Two people passing in space

Nov 2019
1
0
ohio
Person A and person B are flying at each other through space
Person A sees himself as stationary and sees person B moving towards him at half the speed of light
So to person A, time is slowing down for person B and person B is aging slower
When they are 10 light years apart they are both 40 years old
20 years later when person B arrives he is only 50 years old since timed moved slower for him while person A is 60 years old

But person B would see the the same thing, when person A arrives, person A is 50 years old and person person B is 60 years old

They can't both happen, so what would happen?

My guess is that person B would not see the same thing as Person A
When they are 10 light years apart, Person B would see himself as 30 years old, and person A as 50 years old
So 20 years later when Person B got there , he would be 50 years old and person A would be 60 years old
Is this correct?
 

topsquark

Forum Staff
Apr 2008
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On the dance floor, baby!
This is an example of the famous "Twin Paradox." When they are passing each other, yes, they do see that the other person is aging slower than they are. But the problem, in a nutshell, is that one of the people (or both) has to accelerate to get back to the other person. Since one is accelerating then we have a distinction between the two people and one of them ages faster than the other at the turn around point.

-Dan
 

ChipB

PHF Helper
Jun 2010
2,361
289
Morristown, NJ USA
I don't think the OP's post involves acceleration, so it's not quite the classic twin paradox.

The issue here is in this statement: "When they are 10 light years apart they are both 40 years old ." According to whom? Remember that under SR you can't say that two events occurring far apart for objects moving at relativistic speeds are "simultaneous" in the same way as you do with every day observations on Earth. So to say that they are both 40 years old at a certain point in time is incorrect. You are correct that A and B each see the other as aging more slowly than they, so if each measures 20 years passing in their own inertial frames, but only ten ten years for the other person's frame, then that means that when they were 10 LY apart each saw the other as being 10 years older than themselves.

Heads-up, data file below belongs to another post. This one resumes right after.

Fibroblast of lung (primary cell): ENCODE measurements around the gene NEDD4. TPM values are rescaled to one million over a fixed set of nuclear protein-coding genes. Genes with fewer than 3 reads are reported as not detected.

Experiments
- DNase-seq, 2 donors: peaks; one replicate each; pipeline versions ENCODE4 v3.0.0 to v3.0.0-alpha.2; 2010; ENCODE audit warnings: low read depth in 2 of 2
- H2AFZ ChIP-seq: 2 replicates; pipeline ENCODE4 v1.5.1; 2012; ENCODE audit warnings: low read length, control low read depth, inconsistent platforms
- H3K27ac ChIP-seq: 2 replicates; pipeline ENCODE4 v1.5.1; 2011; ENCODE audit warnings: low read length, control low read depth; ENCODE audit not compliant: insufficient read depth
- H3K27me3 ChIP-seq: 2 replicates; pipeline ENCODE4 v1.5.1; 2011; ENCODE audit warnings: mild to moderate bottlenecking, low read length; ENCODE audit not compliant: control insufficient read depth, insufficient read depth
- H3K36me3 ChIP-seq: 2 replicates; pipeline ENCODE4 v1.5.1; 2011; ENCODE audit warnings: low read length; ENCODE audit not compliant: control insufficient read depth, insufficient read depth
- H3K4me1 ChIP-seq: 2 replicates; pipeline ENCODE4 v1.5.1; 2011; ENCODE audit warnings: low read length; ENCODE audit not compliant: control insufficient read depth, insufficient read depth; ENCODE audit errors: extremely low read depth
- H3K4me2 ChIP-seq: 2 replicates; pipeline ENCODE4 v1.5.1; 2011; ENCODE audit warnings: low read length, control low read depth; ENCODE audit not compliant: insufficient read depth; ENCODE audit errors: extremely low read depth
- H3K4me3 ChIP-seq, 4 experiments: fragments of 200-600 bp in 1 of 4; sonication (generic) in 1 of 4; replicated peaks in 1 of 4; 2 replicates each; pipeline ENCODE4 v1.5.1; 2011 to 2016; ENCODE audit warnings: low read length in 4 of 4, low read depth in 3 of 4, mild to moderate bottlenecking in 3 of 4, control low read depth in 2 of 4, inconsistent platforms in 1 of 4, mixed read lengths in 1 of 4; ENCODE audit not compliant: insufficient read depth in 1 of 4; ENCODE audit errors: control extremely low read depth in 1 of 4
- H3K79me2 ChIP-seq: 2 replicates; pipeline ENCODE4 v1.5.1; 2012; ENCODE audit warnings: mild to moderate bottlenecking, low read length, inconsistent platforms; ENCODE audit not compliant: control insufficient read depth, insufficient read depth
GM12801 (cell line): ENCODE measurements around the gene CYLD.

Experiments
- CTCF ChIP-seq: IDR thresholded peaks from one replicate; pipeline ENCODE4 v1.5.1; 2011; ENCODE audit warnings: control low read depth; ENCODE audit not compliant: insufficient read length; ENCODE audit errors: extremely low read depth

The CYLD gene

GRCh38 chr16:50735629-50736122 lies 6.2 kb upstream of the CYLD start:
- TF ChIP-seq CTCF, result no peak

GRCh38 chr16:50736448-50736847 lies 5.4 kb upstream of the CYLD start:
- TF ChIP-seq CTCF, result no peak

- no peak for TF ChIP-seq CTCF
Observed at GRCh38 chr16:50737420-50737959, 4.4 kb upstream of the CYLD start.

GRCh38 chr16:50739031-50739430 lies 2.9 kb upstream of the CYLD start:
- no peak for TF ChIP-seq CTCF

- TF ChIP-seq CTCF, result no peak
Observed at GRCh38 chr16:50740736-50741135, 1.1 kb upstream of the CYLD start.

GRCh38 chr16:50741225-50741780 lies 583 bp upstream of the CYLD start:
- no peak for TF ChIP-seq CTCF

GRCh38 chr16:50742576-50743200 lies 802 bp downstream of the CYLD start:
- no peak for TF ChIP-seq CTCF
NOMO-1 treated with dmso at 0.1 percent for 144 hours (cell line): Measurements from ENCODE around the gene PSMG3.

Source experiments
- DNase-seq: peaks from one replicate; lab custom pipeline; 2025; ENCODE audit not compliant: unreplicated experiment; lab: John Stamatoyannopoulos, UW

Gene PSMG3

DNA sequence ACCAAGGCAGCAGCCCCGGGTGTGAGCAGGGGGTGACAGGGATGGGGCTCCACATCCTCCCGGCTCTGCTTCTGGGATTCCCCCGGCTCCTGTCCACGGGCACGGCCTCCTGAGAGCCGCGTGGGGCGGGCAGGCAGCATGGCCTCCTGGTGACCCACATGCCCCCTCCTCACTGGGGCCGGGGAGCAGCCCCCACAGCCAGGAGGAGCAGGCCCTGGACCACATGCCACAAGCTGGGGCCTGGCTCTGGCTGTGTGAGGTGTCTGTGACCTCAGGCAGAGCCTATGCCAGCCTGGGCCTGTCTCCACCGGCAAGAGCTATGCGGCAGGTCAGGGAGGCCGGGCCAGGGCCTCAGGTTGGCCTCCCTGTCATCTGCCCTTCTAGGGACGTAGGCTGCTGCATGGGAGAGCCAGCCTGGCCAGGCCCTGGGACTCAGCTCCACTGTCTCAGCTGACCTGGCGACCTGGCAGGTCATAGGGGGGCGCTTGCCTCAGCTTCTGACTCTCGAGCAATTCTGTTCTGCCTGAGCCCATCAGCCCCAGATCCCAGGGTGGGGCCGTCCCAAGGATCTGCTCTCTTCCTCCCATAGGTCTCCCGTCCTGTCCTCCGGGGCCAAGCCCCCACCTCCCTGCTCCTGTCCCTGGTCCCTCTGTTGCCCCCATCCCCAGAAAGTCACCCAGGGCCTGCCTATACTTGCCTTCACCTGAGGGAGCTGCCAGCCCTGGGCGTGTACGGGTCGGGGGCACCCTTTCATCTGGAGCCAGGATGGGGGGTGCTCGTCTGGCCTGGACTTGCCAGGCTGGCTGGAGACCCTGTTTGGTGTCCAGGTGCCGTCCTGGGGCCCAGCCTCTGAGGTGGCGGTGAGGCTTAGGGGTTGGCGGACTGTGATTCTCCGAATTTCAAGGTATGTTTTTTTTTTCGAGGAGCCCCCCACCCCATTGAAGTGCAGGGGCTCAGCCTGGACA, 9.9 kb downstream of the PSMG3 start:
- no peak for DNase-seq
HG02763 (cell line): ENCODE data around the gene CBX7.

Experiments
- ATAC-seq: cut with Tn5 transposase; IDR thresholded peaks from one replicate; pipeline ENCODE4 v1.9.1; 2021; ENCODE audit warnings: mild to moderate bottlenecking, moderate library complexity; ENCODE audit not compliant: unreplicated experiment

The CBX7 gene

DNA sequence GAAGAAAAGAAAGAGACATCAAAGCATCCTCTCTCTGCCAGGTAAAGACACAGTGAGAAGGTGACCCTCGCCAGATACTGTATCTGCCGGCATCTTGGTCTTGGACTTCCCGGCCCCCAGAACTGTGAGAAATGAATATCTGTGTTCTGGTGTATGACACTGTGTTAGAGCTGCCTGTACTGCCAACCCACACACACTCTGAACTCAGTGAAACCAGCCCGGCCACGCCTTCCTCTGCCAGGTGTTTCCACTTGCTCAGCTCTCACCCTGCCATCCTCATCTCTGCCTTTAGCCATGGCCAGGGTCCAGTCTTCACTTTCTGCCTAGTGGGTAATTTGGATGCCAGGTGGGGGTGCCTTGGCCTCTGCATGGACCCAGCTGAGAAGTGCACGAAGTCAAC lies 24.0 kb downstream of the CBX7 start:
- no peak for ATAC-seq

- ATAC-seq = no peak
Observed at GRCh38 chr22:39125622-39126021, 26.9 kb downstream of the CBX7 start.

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physicsquest

PHF Helper
Feb 2009
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474
I agree with Chip . The problem is in the statement "When they are 10 light years apart they are both 40 years old " and as Chip asked according to who's clock? In special relativity the way time measurements are made is as follows. Each frame has a set of clocks stretching from - infinity to + infinity, and they are all synchronized, i.e. read the same time. So all A's clocks read the same time, and so do all B's clocks. But clocks in both frames won’t read the same time even if they were synchronized earlier if they are in relative motion. Whenever the time for an event has to be recorded, the clocks in each frame closest to the event note the time. You can imagine a picture being clicked by both clocks which includes the event, A’s clock and B’s clock. These can be compared later using Whatsapp or whatever. The point is that they can’t disagree on the photographic evidence. So if A reads for example 80, and B 70, this can’t be contested. So one observer feels that the others clocks have also lost synchronization, not just slowed down and makes peace with the difference in readings. Another way is to understand that simultaneity for events separated in space is not absolute. So if A says my clock read t1 and “at the same time” B’s read t2, B will say when my clock read t2, “at the same time” A’s read say t3. The “at the same time” stuff is different for both A and B, so in a sense they, as you said see different things. There is a concept called lines of simultaneity in space-time or Minkowski diagrams. These are very helpful in understanding this sort of question. Do look them up.

Hope this helped.
 
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Jun 2016
1,142
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England
You are implicitly introducing a third observer C at the point where the paths of A and B cross
and defining the observations of observer C as being the "correct" observation.

If everyone agrees that A and B are 50 when the meeting takes place
then they will all disagree when they are 10 light years apart.
 
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